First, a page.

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Some Landmark Publications in the History of Anglo-Saxon Scholarship    1566 – 1863

Books that I know to be part of the permanent collections of the Newberry Library, Chicago, are highlighted in bold face type.  Shelf marks are given. 


Information about facsimile editions is also given below, as well as information about books that are part of the UW-Madison collections. 


Bibliographical information given here is incomplete, particularly as regards the more recent publications.  Additions and corrections are invited.

1566.  Matthew Parker.  A Testimonie of Antiqvitie, Shewing the Auncient Fayth in the Church of England Touching the Sacrament of the Body and Bloude of the Lord.  London.  The first modern edition of an OE text.  Features a sermon by Ælfric on the Eucharist, with a facing-page modern English translation.  Parker speaks of the “scrupulous accuracy” of this edition, but he must have known that he was suppressing Ælfric’s views when it suited his purposes. 

            Newberry Library: case Y1452.A265

            Facsimile reprint, Amsterdam: Theatrum Orbis Terrarum, 1970. 

            UW-Madison: microfilm.

1568.  William Lambarde.  Archaionomia.  London.  The first printed collection of Anglo-Saxon laws.  Based on Nowell’s transcription of laws in Textus Roffensis.  A bilingual edition in English and Latin. The edition was reprinted as a substantial appendix to Wheelock’s 1644 edition of Bede (see below).

            The Newberry Library has the 1644 edition: case folio D245.085.

            UW-Madison Law Library, Special Collections has the 1644 edition: oversize KD 544       A69 1644.

            UW – Madison: microfilm.

1571.  [Matthew Parker.]  The Gospels of the Fower Euangelistes.  London.  With a dedication to Queen Elizabeth I by John Foxe, to whom this edition is sometimes ascribed.  The first edition of an OE Scriptural text, with an English translation published en face.  The publication was meant to show precedent for translating the Bible into a vernacular tongue.

1574.  [Matthew Parker.]  Ælfredi Regis res gestae.  A compilation of many documents pertaining to King Alfred, in both Latin and English.  Based chiefly on Asser’s Vita Ælfredi.  Includes Alfred’s will.  Also includes Alfred’s letter prefacing his translation of the Pastoral Care, with an interlinear English translation, followed by the metrical preface to that translation wherein the book “speaks” to the reader.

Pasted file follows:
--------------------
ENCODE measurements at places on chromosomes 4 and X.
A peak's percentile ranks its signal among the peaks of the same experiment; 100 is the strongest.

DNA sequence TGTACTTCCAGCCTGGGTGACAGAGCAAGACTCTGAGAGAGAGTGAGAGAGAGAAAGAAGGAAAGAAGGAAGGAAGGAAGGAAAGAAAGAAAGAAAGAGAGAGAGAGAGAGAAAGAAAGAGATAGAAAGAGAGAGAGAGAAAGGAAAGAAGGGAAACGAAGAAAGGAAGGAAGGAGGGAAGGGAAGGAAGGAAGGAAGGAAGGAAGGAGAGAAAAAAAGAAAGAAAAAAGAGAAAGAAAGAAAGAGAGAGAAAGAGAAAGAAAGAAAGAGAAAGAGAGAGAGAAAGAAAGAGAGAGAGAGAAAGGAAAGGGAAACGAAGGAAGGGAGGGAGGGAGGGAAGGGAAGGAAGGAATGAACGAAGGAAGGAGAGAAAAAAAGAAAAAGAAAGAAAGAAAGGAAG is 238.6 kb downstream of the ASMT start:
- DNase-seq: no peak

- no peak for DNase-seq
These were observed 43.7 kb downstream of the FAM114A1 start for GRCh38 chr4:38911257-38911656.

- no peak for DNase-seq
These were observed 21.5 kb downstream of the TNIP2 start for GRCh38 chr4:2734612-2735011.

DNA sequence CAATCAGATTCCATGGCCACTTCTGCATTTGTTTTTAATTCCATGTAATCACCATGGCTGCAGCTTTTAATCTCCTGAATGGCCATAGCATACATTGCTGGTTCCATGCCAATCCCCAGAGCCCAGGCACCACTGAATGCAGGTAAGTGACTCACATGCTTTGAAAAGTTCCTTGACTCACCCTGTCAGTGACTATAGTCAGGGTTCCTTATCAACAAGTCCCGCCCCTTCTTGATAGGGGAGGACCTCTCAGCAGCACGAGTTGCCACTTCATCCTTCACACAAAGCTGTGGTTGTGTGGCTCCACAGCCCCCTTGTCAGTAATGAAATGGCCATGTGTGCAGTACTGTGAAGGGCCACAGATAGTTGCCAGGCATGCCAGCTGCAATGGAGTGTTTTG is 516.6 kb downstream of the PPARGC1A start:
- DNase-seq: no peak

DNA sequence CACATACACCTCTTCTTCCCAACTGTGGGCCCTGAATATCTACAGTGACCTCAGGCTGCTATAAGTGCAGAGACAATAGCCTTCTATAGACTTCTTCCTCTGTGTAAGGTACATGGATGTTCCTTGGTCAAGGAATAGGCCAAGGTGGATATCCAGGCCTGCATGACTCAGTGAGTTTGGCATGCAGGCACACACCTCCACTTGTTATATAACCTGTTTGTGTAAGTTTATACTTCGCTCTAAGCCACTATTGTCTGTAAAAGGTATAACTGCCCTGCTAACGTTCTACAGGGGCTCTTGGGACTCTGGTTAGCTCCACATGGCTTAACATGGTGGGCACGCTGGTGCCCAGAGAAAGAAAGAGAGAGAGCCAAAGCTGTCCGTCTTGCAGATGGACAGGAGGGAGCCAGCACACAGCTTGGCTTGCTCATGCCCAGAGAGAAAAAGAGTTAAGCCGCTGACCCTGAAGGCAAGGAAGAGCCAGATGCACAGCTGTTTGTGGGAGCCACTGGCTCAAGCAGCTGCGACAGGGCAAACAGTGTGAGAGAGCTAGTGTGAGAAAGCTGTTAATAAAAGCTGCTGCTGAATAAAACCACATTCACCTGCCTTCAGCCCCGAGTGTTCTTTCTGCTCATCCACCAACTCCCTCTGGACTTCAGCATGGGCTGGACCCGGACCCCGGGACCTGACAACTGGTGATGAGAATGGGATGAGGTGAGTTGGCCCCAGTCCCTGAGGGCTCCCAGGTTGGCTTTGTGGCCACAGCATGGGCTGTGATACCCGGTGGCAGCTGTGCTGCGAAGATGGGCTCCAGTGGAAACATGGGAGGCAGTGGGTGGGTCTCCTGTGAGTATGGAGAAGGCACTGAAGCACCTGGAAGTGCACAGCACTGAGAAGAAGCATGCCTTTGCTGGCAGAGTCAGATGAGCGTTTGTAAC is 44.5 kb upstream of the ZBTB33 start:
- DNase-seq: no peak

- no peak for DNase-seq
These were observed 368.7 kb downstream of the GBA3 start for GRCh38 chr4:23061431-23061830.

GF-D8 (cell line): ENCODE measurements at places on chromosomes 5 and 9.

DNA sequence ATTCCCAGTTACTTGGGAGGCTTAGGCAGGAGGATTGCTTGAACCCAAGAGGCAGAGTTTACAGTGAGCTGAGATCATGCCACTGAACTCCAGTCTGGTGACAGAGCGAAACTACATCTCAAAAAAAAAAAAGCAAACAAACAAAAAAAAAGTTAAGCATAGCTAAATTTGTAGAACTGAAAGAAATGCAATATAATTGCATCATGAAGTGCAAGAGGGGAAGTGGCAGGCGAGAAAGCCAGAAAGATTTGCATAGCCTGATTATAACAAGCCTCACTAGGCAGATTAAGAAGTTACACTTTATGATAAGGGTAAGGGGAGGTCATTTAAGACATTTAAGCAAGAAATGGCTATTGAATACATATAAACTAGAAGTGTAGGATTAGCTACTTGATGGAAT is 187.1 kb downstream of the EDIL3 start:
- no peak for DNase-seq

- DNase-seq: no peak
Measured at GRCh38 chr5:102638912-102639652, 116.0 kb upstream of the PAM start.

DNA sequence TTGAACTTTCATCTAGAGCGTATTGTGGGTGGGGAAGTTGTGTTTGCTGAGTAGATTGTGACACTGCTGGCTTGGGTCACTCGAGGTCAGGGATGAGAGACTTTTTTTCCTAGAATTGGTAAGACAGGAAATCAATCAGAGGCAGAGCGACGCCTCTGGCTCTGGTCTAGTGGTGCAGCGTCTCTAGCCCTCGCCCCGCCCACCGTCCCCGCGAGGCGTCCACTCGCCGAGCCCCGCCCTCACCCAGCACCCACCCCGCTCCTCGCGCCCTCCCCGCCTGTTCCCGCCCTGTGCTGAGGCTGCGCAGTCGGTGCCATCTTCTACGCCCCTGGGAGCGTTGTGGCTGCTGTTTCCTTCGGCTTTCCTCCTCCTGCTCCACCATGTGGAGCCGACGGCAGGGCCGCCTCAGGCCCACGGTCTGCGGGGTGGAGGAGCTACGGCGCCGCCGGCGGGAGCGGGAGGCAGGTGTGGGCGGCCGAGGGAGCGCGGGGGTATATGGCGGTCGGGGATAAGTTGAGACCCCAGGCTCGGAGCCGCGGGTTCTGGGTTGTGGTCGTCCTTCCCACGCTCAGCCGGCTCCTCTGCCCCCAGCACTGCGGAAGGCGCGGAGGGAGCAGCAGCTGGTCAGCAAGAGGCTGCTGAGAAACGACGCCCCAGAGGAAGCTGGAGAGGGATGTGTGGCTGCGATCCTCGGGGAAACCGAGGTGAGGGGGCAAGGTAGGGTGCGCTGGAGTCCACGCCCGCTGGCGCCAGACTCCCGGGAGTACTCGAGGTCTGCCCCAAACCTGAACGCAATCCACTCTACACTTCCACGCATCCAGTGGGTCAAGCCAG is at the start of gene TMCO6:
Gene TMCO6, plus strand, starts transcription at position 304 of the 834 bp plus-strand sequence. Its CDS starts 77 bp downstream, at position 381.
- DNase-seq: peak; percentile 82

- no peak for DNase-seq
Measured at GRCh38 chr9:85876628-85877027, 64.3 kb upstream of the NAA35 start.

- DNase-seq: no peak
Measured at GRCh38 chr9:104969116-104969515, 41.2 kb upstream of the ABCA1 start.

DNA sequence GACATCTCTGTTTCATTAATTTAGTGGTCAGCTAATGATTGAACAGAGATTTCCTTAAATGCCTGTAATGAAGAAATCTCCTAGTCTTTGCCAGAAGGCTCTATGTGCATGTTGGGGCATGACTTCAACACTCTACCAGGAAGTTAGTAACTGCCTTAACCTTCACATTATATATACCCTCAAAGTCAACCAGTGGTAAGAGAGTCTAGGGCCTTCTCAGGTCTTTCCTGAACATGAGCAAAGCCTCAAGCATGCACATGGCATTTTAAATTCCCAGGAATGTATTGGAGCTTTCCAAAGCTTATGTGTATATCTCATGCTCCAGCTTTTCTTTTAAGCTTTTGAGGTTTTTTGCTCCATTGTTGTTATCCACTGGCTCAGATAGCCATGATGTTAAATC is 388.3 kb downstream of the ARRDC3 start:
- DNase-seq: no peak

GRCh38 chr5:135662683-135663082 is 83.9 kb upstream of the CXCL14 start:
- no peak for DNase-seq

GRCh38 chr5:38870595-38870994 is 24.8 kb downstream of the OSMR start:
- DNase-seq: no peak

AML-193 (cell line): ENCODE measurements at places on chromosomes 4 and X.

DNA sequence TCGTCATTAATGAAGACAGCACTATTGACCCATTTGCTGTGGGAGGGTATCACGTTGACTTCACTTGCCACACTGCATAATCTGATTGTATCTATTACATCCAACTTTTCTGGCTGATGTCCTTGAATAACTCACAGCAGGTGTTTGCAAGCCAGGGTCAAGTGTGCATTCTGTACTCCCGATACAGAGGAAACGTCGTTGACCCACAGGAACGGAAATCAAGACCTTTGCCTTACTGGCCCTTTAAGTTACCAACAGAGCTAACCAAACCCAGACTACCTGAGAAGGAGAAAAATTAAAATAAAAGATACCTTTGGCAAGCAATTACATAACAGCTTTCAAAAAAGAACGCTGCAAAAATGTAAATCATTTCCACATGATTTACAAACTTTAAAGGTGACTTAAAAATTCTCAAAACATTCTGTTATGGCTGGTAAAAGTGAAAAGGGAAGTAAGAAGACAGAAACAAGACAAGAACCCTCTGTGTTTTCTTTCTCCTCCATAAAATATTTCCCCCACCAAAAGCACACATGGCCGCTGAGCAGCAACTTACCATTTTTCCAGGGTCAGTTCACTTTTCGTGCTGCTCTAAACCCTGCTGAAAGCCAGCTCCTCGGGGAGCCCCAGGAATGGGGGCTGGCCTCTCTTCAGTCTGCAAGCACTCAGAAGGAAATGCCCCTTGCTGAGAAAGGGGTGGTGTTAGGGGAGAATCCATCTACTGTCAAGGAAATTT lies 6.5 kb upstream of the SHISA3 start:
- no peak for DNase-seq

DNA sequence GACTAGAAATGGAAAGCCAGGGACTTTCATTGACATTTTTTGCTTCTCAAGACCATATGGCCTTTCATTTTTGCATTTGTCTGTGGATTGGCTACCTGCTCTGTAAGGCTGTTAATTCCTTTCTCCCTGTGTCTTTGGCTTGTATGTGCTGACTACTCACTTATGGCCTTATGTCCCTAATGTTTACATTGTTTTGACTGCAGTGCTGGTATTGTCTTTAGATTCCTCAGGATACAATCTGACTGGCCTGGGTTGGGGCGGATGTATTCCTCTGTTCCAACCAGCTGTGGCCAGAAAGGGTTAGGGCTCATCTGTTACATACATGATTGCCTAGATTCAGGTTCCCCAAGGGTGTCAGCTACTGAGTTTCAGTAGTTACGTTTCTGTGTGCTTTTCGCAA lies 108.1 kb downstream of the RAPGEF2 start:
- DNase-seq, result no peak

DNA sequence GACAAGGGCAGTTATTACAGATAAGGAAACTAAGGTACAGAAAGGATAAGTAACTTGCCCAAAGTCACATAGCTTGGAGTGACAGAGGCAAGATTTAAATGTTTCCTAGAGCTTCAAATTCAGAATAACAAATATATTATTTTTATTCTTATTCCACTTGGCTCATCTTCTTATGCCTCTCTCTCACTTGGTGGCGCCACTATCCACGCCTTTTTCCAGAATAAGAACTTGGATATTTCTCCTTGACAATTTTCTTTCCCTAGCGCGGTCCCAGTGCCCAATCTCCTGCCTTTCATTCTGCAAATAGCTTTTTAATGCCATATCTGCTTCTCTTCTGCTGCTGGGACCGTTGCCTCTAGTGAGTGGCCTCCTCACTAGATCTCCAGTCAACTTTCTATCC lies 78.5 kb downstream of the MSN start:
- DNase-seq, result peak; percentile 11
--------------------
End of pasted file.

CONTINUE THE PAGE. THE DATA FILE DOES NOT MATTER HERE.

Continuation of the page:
Newberry Library: case F 451.05. 

1605.  Richard Verstegen.  A Restitvtion of Decayed Intelligence in Antiquities.  Antwerp.  Celebrates the Saxon, or German, origins of the English people and their language.  Includes fanciful images of the arrival of the Saxons in England and of the idols Woden, Thor, etc.  Lots of flattery of the English.  Verstegen is a true antiquarian and tries to be a scholar, though he bluffs a lot. 

            Newberry Library: case F 0245.94.

            Facsimile reprint, Scolar Press, 1976.

            UW-Madison has the facsimile reprint, DA 152 V4.  Copies of the 1628 and 1634 editions are in Special Collections.

1605.  William Camden.  Remaines of a Greater Worke, Concerning Britaine….    An encyclopedic review of early British antiquities.  The title alludes to the author’s claim that a yet more ambitious study was originally in mind.  A highly influential publication with many later editions.  Camden and Verstegen often cover the same ground and must have taken some things from one another.  Camden lacks Verstegen’s strong pro-German bias; apparently he rushed the work into print so as not to be left in the dust.


            Newberry Library: Bonaparte No. 10885.


1623.  William L’Isle.  A Saxon Treatise Concerning the Old and New Testament.  London.  Presents Ælfric’s lengthy letter to Sigeweard explicating the principles of Biblical exegesis.  Published with a facing-page modern English translation.  The treatise is followed by a reprint of Parker’s Testimonie of Antiqvuitie.  This is followed in turn by the Lord’s Prayer, the Creed, and the Ten Commandments “in the Saxon and English Tongue.”  These items are meant to support the claim that what the Reformed Church of England represented was a return to ancient practice.  L’Isle’s book was re-issued in 1638 under the title Divers Ancient Monuments in the Saxon Tongue. 

            Newberry Library: case Y 1452.A26.